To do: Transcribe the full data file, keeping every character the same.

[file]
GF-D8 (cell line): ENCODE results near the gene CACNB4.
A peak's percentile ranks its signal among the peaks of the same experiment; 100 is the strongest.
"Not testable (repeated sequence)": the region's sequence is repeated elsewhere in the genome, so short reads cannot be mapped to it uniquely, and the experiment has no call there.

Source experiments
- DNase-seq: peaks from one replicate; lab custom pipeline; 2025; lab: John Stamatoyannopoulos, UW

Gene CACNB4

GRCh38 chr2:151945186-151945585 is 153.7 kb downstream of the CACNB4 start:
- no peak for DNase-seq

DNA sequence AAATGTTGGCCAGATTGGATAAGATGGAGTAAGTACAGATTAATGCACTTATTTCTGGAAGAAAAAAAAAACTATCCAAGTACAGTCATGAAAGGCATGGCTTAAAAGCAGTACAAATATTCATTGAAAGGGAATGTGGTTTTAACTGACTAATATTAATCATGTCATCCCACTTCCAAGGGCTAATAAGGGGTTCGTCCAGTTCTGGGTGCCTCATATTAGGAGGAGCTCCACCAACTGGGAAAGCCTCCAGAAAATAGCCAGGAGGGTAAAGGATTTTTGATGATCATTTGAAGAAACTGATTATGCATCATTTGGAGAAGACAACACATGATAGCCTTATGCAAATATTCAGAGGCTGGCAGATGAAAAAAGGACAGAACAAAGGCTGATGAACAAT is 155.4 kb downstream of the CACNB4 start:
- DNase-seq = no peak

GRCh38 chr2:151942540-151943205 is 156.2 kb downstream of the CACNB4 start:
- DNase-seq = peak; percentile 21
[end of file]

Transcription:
GF-D8 (cell line): ENCODE results near the gene CACNB4.
A peak's percentile ranks its signal among the peaks of the same experiment; 100 is the strongest.
"Not testable (repeated sequence)": the region's sequence is repeated elsewhere in the genome, so short reads cannot be mapped to it uniquely, and the experiment has no call there.

Source experiments
- DNase-seq: peaks from one replicate; lab custom pipeline; 2025; lab: John Stamatoyannopoulos, UW

Gene CACNB4

GRCh38 chr2:151945186-151945585 is 153.7 kb downstream of the CACNB4 start:
- no peak for DNase-seq

DNA sequence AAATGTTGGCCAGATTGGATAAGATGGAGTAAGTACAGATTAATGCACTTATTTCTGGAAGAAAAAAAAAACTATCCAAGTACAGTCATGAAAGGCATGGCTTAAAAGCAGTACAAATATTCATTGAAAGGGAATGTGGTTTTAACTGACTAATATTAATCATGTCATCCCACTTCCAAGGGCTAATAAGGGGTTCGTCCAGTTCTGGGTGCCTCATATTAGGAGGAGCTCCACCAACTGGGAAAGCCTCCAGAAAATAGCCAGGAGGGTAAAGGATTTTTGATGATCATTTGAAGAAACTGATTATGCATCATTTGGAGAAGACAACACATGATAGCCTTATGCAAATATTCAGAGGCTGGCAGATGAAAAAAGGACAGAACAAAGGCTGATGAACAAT is 155.4 kb downstream of the CACNB4 start:
- DNase-seq = no peak

GRCh38 chr2:151942540-151943205 is 156.2 kb downstream of the CACNB4 start:
- DNase-seq = peak; percentile 21